Last month I accompanied Stewart, a member of York Minds and Voices, at the request of the local NHS clinical networks (I think) at a day’s event. This was designed to give local CCGs and relevant stakeholders in dementia care – mostly Health – a gentle kick up the backside to increase the diagnosis rates of dementia.

The entire UK list of CCGs in the UK in bar chart form, presented on unintelligible and illegible PowerPoint slide after unintelligible and illegible PowerPoint slide, confirmed the need for this.

I’d been asked to come and present a ‘patient or carer’ perspective to reinforce the message that it is important to get a diagnosis. I couldn’t believe there was still a need for this. Then I thought about two (probably of many) reasons why there might be some reluctance to diagnose, despite the unequivocal position statements of the major dementia charities.

Firstly, recently I was fortunate enough to interview the wonderful John Killick. He told me how he still saw receipt of a diagnosis as a potentially double-edged sword. He expanded his point. We always hear the mantra ‘once you’ve met one person with dementia, you’ve met one person with dementia,’ yet this principle goes out of the window at diagnosis. John says we need to provide personalised diagnoses.

Secondly, there are too many people coming off the diagnostic conveyor belt for overstretched teams who are tied up spending a lot of time measuring deficit. Third sector groups fare little better. They are making first contact, giving info on driving, powers of attorney and trying to get the benefits started – and then only able to check up around that six month time again. People with dementia are offered hit-and-miss Cognitive Stimulation and tired outdated ‘usual suspects’ of service – all stuff created by others.

The answer to that though is not to not diagnose, but to revisit how we operate; to frontload our response around the time of diagnosis; and to offer practical responses that are drawn from, and match the experience and expectations of, people living with dementia. Why do people have to wait for a diagnosis despite the presence of an obvious cognitive impairment? Certainly in Wales the ‘working diagnosis’ is advocated in the national plan.

I’ve never met anyone with dementia saying ‘I could do with a bit of stimulation now that I’ve been diagnosed’. In our brief ‘chat show’ style interview, Stewart instead mentioned the massive impact of receiving a diagnosis; and the many questions he was left with about the implications of it, his future, his mortality and his relationships.

We showed our five- minute film of the ‘Good Life with Dementia’ programme (http://bit.ly/2xHNpsv ) which was created and delivered by Minds and Voices members themselves. It covered all those questions and more. Who better to learn from than from peers who have been through the same experience, at a pace and in a place that is safe, comfortable and non-judgemental?

We went down well, finishing on a rallying cry to up their diagnosis levels, and to equip their own staff to populate a post-diagnostic pathway with practical stuff that matches the agenda of people living with dementia. Hopefully we helped remind people as to why they were there and offered a model that can be replicated elsewhere.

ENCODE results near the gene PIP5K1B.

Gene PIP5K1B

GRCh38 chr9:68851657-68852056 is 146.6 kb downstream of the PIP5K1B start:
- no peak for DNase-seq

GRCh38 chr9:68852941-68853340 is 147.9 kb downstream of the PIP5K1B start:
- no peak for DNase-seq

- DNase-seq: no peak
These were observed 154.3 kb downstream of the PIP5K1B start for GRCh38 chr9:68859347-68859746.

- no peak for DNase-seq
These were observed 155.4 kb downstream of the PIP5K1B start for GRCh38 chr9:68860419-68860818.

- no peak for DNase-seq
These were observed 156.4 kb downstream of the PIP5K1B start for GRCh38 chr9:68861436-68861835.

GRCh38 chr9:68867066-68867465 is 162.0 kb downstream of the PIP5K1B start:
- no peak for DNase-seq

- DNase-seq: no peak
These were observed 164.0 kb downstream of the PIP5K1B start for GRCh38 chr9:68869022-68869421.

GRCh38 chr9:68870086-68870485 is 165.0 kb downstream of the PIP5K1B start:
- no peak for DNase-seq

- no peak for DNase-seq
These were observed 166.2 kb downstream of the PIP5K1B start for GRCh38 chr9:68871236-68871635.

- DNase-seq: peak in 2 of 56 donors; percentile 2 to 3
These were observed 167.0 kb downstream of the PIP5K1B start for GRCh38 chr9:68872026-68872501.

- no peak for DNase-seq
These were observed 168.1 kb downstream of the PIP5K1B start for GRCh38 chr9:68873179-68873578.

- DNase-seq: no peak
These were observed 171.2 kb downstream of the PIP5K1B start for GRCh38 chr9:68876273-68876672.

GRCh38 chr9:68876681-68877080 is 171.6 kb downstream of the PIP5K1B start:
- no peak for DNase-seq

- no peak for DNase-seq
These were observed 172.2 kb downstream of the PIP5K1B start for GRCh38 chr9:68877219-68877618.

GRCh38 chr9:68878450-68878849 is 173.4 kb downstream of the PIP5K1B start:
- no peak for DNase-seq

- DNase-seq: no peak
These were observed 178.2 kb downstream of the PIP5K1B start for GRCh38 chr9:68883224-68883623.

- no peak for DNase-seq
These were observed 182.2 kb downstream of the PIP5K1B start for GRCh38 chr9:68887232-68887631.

Stewart and I stayed until the next break (they had nice pastries). What followed was simply baffling. More unintelligible slides, long words and graphs. I gathered something about a new NHS ‘how to’ guide. Clearly a great deal of work had gone into all this information, none of which was understandable to people living with dementia. We saw countless screenshots of pages of this resource up on the screen. Stewart looked quizzically over at me and the sweeping gesture of his hand indicated it had all gone over his head. I read his lips: ‘It’s all gobbledygook’.

If it cannot be explained and presented simply in plain English to the person this is all aimed at, it is doomed to fail. ‘It’s not because you’ve got dementia, Stewart, that you don’t understand that!’ I said.

Stewart says, ‘They don’t understand what we’re thinking and we don’t understand what they’re thinking’ – not a particularly good starting point!

I was left with the sense that some people there had lost sight of what is essential, almost trying to make rocket science out of it all. It’s time to listen to and properly respond to the needs, questions and experiences of people living with dementia. ‘Just ask us!’ is something I hear frequently at engagement events.

We did that, and co-created the Good Life with Dementia course. You can too – then the diagnosis figures will look after themselves.

However, part of me fears that, long after Stewart and I had left with our pain-aux-raisins and maple and pecan slices, our input had been lost amongst the gobbledygook.

Here is a link to a great blog by my colleague, Steve Milton, giving a more in-depth look at the need for Crystal Clear language.

Damian Murphy
Co-Director, Innovations in Dementia




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